Mustafa Ali Calls 205 Live “The Ultimate Underdog Story”
WWE Superstar Mustafa Ali was on Chasing Glory with Lillian Garcia recently. During his podcast debut, Ali touched on what it’s been like to be with 205 Live from the early years, as well as in-ring fears, and WrestleMania pressure.
Transcriptions via Michael McClead at WrestleZone.com
I think 205 is the ultimate underdog story and it’s not a knock on any of the other brands, but you have your stars on RAW, you have your stars on SmackDown, and I almost feel like NXT has already had this amazing base to continue building stars on, but 205 that’s not the case. There is no foundation laid already. We’re not capitalizing off of stars. We’re literally trying to build a brand and stars at the same time, which as you know, is extremely difficult, so I call us the underdogs now. We’re behind the 8-ball every night.
I’m oddly comfortable in the ring. If I hear about a big match coming up, I’ll get anxiety about it and I’ll start thinking about it, like what’s gonna happen? Is this my shot? I have more anxiety and fear before the match. The minute the bell rings [unintelligible]. There’s still emotion and I want this to look great, but there’s zero fear, zero hesitation. I don’t question myself at all. I tell everyone it’s auto-pilot. I’m watching myself while I perform.
The one time it really got to me was WrestleMania. It was a pre-show match, but it was still WrestleMania. They were telling me there were 2 million viewers on the pre-show. They were telling me John Cena was gonna be watching ringside. It’s the Cruiserweight Championship. It’s me and Cedric Alexander in New Orleans. I was OK. Like I said, I had anxiety about it and I was thinking about it. There was a moment about 10 or 15 minutes before we were up and I was wearing a new debut costume and I don’t want to say a panic attack, but the anxiety got to me. I was freaking out. I have a good friend here. His name is Jason Ayers, one of the referees here and me and him go way back and he saw from the corner of the room. He was like, ‘Something is wrong with him,’ so he pulls me aside and he’s like, ‘Talk to me.’ I go, ‘It’s getting to me’ and I start going off about me, ‘What if I screw up? What if I fall? What if I choke out there?’ He looked me dead in the eyes and he was like, ‘This is the first time I’ve seen you talk about yourself. You know you’re about to go out there and kill it for your family, for your daughter, for your son, so that you can get this money and you can take care of them and also what you stand for: your message. Everything you’ve been fighting for is right now and you’re talking like this? Get your head in the game.’ He may have used some expletives there too, but when he said that I didn’t even thank him. I just walked away and it was game on. I went right into auto-pilot like I talked about and I had a WrestleMania moment….I’ve been wrestling 16 years, but that was the only time the pressure got to me. I felt it.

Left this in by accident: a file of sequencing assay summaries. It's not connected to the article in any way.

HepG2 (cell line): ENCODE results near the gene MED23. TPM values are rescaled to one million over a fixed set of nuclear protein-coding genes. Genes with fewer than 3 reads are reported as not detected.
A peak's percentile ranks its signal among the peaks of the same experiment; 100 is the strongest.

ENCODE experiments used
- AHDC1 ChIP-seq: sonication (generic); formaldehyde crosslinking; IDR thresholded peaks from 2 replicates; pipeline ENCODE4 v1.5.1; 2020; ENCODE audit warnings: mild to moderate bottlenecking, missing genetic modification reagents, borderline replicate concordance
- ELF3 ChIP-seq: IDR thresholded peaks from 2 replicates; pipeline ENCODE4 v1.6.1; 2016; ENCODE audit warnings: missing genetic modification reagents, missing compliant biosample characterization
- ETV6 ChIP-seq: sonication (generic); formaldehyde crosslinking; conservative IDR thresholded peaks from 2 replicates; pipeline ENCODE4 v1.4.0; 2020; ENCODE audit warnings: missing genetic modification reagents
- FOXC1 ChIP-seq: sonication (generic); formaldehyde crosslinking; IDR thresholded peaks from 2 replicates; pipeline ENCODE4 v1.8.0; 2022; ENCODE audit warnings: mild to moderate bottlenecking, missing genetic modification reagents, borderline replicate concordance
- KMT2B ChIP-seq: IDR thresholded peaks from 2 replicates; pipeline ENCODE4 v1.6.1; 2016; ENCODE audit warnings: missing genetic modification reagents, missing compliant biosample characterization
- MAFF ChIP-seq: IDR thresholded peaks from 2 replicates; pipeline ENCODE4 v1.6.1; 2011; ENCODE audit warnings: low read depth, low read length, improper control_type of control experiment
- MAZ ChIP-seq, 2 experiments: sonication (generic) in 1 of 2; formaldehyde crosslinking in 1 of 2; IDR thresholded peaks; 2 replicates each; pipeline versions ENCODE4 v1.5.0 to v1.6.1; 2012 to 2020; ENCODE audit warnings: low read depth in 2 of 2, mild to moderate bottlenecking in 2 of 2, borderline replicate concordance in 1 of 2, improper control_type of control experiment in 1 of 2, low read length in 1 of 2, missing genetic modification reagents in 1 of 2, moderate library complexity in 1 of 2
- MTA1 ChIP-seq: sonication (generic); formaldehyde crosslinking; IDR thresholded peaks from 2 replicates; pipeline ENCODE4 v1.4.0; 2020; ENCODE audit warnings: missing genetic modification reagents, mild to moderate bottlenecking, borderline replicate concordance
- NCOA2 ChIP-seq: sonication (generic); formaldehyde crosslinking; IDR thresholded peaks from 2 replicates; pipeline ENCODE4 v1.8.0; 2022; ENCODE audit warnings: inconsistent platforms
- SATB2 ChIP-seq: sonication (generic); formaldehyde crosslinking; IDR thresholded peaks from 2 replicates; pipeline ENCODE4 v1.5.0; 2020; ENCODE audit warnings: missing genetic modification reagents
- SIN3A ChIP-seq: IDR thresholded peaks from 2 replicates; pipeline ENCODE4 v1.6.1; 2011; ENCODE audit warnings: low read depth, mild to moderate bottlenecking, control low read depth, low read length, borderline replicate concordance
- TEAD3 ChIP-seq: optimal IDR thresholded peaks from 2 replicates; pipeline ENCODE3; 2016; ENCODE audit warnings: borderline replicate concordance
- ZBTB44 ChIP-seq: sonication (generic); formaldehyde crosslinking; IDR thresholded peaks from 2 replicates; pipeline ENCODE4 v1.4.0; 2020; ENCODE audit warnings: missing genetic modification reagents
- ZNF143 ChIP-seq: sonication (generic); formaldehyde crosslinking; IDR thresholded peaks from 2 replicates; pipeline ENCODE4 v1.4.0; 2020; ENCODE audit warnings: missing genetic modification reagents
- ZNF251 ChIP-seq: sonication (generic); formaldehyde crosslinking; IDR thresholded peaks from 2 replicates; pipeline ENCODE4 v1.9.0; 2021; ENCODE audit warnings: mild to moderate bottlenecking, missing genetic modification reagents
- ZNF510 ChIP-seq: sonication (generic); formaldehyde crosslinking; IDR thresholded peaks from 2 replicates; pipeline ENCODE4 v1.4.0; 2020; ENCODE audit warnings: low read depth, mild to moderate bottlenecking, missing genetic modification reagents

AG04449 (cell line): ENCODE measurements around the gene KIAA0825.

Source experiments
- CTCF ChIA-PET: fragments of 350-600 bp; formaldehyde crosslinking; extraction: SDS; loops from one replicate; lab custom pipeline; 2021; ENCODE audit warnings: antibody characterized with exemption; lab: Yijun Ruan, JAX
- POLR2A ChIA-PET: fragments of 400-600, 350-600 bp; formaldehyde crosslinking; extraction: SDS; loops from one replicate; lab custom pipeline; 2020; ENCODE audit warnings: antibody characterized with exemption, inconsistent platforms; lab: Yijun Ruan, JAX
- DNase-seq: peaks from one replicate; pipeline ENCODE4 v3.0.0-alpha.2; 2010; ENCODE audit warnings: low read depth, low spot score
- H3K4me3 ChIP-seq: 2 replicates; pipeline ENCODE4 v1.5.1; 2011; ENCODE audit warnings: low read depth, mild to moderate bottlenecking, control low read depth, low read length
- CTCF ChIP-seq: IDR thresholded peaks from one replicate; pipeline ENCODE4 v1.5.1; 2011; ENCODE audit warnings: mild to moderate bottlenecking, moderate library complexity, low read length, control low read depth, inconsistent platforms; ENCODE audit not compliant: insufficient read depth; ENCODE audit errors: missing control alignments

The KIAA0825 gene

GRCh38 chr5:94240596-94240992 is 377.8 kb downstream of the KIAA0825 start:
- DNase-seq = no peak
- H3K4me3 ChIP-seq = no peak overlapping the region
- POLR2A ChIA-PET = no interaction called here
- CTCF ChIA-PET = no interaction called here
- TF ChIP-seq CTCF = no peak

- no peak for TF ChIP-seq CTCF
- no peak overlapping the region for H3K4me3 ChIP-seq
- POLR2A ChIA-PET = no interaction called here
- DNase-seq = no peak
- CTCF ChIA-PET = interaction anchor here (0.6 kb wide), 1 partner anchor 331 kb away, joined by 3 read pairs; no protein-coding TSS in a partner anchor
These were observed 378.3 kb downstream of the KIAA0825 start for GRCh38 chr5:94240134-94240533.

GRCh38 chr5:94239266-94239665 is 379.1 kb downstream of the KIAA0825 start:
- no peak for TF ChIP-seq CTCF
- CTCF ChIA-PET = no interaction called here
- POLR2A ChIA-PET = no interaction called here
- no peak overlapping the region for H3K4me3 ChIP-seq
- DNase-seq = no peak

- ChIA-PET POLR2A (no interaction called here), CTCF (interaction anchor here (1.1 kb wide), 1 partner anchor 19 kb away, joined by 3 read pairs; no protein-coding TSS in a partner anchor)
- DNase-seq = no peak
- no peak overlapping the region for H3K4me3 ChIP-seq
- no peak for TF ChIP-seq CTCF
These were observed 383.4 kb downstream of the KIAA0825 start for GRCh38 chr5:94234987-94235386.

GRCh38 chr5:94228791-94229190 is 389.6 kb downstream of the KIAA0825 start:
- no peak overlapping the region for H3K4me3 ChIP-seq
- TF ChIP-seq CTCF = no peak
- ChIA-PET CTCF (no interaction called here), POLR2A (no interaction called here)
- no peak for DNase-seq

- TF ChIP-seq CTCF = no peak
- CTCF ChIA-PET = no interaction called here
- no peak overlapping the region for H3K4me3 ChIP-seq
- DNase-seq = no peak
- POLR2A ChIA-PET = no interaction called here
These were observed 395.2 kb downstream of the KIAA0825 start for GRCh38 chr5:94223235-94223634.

Chasing Glory with Lillian Garcia
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